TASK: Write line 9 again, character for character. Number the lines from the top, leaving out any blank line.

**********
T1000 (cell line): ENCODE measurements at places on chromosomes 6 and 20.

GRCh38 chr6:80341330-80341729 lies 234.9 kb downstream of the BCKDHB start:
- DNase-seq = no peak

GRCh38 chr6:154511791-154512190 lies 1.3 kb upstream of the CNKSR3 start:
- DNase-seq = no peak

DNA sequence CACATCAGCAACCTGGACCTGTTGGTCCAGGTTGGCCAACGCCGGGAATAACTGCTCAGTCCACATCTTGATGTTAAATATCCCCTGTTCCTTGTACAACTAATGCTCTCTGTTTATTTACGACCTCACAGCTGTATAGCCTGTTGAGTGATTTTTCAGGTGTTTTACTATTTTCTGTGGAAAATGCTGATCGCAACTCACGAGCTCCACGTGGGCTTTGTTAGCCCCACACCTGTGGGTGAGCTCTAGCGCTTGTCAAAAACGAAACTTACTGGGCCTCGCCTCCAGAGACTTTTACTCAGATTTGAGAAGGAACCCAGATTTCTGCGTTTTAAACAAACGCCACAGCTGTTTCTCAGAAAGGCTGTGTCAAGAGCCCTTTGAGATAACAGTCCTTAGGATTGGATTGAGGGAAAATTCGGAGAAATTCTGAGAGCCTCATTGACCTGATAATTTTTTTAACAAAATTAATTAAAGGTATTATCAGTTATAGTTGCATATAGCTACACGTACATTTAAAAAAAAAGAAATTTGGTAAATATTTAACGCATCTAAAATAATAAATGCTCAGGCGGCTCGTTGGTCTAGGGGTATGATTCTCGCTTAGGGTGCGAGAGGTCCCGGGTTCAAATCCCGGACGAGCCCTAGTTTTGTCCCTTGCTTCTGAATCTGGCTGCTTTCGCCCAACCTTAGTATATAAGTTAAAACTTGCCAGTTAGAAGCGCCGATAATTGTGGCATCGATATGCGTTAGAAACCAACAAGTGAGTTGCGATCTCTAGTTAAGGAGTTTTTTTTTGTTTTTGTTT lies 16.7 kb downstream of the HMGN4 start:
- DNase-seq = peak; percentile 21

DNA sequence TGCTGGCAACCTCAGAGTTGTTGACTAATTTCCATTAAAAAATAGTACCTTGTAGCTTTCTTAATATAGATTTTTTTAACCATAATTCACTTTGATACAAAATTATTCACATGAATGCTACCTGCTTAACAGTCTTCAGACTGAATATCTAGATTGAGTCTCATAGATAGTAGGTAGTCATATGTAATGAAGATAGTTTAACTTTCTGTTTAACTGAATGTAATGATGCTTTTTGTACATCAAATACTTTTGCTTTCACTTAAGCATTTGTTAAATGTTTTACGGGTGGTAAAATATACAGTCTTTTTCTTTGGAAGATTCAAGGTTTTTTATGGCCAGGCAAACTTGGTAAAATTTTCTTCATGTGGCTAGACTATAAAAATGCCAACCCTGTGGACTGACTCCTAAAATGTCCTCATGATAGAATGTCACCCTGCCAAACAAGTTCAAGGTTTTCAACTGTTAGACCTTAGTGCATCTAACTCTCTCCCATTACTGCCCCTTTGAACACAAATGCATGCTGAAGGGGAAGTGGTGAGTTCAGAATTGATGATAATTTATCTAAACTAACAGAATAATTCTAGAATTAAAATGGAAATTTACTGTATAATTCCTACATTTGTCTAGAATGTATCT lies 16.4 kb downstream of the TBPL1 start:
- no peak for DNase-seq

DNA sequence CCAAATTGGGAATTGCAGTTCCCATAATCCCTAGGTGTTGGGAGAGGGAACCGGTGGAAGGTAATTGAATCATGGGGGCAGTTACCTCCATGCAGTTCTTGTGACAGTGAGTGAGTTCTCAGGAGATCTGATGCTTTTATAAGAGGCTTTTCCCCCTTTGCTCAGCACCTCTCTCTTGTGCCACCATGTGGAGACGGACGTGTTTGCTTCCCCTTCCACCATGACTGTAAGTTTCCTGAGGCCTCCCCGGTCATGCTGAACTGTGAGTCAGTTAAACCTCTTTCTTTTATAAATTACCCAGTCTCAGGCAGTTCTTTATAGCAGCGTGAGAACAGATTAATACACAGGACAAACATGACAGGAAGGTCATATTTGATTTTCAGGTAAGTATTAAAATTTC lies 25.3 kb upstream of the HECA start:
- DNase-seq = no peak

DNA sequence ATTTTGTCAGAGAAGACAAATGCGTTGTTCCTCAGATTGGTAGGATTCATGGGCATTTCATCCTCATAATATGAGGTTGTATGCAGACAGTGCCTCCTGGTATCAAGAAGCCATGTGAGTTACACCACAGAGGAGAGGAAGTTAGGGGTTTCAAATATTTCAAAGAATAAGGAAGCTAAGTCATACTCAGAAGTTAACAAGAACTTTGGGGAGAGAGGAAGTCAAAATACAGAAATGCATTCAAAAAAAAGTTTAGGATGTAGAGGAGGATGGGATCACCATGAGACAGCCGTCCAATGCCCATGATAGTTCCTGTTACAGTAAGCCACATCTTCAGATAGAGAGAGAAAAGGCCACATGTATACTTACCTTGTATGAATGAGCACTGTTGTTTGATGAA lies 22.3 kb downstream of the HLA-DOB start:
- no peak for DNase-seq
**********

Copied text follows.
- no peak for DNase-seq